With a bit of a contrast to last weekend in Skye on the Cuillin Ridge, I spent Saturday rock climbing on Pembroke’s fantastic sea cliffs with Neil. It was a glorious day with a warm sun and a chilly breeze however the crags were mostly sheltered from this.
With less than ideal tides and bird bans we headed to Stennis Head in the morning to do some non tidal and non bird banned routes. I started up Bludgeon which was a lovely HVS 5a corner which was quickly climbed to the top without much difficulty which I was very pleased with as I hadn’t lead a trad route since January and in February I only rock climbed twice. After this we abseiled back down and headed for the ‘Merchant of Stennis’ however in Neil’s haste he ended up leading up the E5 crackline to the left of the route called Fetish. He made swift work up to and past the crux but ran out of energy for the final section. After a few more attempts, including having to repeat the crux he escaped right into the E3 for a few moves before heading to the top. I followed nervously up the line and was pleased to climb the whole route only taking two falls on the tricky crux section.
We then headed down onto the main area of Stennis Head and I started climbing ‘Cool for Cats’, at the point where Cool for Cats and Manzoku split I decided to have a bit of a moment and dropped almost two krabs worth of nuts down onto the ground, so lowered off, collected the nuts, pulled the ropes and started again. I found the climbing very sustained but brilliant and felt in control (just) all the way up until the final hard section of climbing where I started to get very pumped. After fiddling in a micro wire and resting as well as I could I committed to the sequence and thought I had made it when I got my hands up onto the final lip, however I ran out of energy before I could get the good hold just above. Thinking the wire below me was as good as a micro wire is ever going to be I shouted “take” and fell off. I was very wrong about the gear being good as it turns out, and the pieces below that, I remember feeling multiple pieces of gear rip while I was falling and having time to think “Oh Shit, I am going to hit the ground”, thankfully I stopped about 5m off the ground with Neil in the air just below me with around three pieces of gear by my belay loop having ripped! As I fell about 5m from the top of a 35m route I fell a good 20m and was very lucky not to hit anything on the way down! After this we pulled the ropes and Neil made quick work of the route leaving me to second it, which as a second I sailed up. Unfortunately I had to leave the nut which caught my fall as it was well and truly jammed in. Neil also found the protection on the upper part of the route not to be great, however after seeing what happened to me put lots of gear in assuming lots of non ideal placements would equal one good one.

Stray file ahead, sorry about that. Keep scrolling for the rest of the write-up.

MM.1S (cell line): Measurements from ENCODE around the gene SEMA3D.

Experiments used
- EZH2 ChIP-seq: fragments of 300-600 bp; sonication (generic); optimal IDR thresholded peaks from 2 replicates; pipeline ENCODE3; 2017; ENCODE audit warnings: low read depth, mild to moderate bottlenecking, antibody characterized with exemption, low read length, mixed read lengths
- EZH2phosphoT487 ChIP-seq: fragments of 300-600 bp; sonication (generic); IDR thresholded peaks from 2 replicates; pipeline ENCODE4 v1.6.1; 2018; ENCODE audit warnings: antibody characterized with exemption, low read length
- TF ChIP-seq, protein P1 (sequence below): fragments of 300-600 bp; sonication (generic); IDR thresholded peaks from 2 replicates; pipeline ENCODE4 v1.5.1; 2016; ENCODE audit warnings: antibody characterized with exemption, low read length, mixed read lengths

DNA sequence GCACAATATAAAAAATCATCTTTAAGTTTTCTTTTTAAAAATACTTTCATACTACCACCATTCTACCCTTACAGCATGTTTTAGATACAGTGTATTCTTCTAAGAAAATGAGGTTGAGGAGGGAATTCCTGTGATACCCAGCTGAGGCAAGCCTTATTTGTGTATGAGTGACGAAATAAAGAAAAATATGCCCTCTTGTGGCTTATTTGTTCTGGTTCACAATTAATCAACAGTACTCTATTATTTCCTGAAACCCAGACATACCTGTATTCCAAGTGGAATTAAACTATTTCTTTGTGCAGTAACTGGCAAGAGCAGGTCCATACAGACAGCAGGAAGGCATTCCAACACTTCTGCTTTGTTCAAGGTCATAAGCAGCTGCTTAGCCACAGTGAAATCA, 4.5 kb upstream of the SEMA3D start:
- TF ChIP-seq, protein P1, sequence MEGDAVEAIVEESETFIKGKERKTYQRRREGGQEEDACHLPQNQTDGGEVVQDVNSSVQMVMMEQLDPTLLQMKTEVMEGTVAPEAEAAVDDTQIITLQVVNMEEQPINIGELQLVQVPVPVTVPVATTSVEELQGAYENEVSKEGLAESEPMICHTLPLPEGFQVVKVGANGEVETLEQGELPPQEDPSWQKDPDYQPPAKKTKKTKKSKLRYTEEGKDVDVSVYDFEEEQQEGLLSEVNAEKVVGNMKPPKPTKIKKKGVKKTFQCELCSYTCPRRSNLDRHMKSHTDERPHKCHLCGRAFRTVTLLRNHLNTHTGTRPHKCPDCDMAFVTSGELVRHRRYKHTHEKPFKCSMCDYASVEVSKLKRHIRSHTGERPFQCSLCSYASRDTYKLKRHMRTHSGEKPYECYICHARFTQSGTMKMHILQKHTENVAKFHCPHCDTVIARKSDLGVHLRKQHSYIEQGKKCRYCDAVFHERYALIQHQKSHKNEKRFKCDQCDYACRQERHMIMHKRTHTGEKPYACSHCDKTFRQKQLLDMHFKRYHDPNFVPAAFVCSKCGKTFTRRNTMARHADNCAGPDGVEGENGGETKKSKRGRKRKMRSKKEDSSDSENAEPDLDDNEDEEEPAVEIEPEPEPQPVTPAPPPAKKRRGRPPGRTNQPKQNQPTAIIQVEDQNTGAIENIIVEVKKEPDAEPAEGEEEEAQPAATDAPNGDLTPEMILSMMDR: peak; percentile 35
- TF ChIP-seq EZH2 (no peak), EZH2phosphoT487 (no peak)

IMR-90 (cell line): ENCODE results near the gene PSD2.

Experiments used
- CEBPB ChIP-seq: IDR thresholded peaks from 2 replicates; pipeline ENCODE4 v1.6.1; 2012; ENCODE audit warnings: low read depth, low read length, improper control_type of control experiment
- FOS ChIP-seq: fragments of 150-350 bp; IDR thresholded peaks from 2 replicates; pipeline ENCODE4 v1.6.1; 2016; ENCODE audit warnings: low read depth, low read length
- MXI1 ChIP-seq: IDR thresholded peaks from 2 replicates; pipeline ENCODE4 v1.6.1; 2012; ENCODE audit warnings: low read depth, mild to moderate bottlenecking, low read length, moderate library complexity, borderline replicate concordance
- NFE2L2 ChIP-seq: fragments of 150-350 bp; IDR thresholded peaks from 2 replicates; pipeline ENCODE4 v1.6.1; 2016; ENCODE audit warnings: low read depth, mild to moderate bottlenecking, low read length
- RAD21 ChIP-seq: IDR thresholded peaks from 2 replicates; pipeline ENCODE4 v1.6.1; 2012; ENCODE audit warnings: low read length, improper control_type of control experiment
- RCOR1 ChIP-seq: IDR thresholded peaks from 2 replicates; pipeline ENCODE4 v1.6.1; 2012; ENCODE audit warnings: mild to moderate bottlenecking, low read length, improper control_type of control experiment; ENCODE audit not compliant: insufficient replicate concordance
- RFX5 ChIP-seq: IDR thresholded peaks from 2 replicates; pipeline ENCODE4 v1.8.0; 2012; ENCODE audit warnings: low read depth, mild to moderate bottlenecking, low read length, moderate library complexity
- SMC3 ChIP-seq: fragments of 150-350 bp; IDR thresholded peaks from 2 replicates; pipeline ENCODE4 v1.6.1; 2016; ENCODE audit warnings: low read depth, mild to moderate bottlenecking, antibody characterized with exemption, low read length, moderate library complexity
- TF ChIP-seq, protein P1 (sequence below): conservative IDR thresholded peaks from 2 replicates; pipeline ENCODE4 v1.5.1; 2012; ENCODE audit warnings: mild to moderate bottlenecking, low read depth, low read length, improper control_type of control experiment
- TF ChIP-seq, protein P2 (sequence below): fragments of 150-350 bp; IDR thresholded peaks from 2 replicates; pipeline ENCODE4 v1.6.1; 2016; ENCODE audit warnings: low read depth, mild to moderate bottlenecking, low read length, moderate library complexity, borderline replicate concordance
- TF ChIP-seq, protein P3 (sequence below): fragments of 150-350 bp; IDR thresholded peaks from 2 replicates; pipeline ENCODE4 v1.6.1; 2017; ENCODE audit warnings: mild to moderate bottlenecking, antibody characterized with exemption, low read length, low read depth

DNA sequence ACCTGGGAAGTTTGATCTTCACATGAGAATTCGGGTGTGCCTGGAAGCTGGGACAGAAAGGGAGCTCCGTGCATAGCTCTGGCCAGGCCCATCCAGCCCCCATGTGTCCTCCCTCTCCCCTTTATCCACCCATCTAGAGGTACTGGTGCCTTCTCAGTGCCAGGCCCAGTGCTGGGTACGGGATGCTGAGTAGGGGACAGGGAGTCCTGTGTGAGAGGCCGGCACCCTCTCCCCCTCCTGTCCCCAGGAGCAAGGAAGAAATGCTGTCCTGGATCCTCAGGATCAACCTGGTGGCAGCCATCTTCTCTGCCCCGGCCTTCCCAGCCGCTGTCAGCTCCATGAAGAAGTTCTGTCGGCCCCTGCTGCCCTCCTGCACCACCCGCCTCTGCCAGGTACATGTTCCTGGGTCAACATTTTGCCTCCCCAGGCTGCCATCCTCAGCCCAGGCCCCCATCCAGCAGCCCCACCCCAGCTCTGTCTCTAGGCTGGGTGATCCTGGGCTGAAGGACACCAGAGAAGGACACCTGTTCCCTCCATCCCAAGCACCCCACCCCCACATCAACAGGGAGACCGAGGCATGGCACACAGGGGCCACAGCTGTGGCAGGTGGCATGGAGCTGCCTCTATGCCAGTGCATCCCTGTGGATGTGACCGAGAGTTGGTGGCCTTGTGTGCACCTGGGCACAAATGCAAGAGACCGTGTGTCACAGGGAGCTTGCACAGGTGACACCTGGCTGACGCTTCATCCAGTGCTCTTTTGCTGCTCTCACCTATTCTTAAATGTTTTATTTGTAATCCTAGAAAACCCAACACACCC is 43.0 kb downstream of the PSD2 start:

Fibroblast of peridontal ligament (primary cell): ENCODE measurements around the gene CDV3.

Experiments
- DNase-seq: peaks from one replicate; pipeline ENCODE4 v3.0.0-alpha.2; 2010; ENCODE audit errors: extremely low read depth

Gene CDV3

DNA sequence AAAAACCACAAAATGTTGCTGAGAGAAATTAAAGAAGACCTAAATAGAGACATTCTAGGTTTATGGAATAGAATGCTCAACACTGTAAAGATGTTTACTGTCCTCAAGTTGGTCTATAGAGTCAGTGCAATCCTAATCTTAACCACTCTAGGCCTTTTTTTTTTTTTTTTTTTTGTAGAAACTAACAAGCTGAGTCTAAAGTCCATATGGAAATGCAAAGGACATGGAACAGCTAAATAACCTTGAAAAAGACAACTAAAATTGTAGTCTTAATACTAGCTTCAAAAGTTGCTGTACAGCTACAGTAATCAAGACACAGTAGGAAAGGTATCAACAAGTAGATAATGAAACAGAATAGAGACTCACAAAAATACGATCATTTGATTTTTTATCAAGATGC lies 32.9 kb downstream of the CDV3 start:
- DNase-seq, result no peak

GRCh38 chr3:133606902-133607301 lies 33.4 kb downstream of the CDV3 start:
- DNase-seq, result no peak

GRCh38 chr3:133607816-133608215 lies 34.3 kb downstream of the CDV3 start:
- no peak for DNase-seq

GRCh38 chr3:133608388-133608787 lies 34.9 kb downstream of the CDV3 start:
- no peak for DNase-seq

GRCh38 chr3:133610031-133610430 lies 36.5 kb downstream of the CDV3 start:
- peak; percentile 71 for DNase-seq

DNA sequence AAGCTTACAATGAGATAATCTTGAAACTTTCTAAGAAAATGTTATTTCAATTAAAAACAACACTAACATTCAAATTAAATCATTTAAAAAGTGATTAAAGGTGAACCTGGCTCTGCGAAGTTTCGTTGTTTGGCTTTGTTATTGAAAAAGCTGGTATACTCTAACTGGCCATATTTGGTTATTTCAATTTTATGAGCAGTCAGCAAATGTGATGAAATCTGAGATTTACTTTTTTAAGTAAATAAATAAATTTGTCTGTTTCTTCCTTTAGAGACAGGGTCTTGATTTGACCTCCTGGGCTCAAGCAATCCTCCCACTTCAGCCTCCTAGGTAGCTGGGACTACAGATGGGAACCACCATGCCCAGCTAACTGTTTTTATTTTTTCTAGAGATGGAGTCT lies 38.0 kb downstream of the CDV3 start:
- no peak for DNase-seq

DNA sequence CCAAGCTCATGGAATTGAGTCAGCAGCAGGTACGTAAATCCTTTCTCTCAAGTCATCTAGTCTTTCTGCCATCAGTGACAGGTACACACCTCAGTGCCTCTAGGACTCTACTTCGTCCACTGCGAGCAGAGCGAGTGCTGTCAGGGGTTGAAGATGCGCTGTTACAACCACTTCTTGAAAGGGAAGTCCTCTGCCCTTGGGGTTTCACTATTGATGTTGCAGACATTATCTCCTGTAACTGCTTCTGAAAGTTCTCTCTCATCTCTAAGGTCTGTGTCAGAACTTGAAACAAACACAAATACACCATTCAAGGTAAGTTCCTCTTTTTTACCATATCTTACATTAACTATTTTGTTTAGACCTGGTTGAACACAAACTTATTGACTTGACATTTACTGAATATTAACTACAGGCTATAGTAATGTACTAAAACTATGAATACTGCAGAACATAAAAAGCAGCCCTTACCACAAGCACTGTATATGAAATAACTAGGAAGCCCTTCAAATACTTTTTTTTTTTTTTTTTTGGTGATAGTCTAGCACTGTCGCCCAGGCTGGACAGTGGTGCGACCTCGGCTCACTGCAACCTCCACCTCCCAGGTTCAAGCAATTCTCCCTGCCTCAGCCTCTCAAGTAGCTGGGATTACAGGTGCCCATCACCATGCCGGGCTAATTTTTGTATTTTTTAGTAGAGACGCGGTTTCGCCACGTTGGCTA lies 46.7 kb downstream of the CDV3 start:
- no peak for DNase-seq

We then headed over to Bosherton and climbed the brilliant Keelhaul, an E2 5c which Neil lead fairly quickly but with my fall in mind placed alot of gear when it was available! It was a brilliant lead with some committing climbing following an improbable line up to the overhang. Ignoring my fingers hurting it was a brilliant route and I was very pleased to get to the top without falling off, this made the route my first E2 which I have seconded onsight.
Due to not wanting to end my days leading on that fall we headed back to Stennis Head as the sun was setting and started out on Riders of the Storm, a HVS 5a traverse line. It was a brilliant line but in hindsight a committing traverse line, while really tired was not the best idea as the sun was setting. The first half of the route was really bold and there were places where a fall really was not an option, I soon made it to the point where the guide book says to use an undercut to move left to a large flake. This move looks improbable until you commit, after lacing the route with gear I set off and due to being tired and running out of energy reached for the flake too soon and ended up all twisted up with my hands in the wrong place, which after a fight lead to me barndooring off the route. When you are hanging a few meters above the sea on a traverse line, in free space with the setting sun everything suddenly feels very serious. After prussking back up to the gear, with the thought that if I fell again it would be dark before we finished I set up a belay and Neil then climbed the rest of the route. However, as it was a traverse seconding is still very serious, but all you have to worry about is getting the gear out rather than placing it. By the time I got to the end of the climb I no energy left, my hands were covered in blood and I was very glad to be at the top and heading to the pub.
Today I am feeling very sore having used muscles which haven’t been used recently but I am very much looking forward to my next climbing trip, however I might place a few extra pieces of gear if I am not 100% convinced by a placement next time!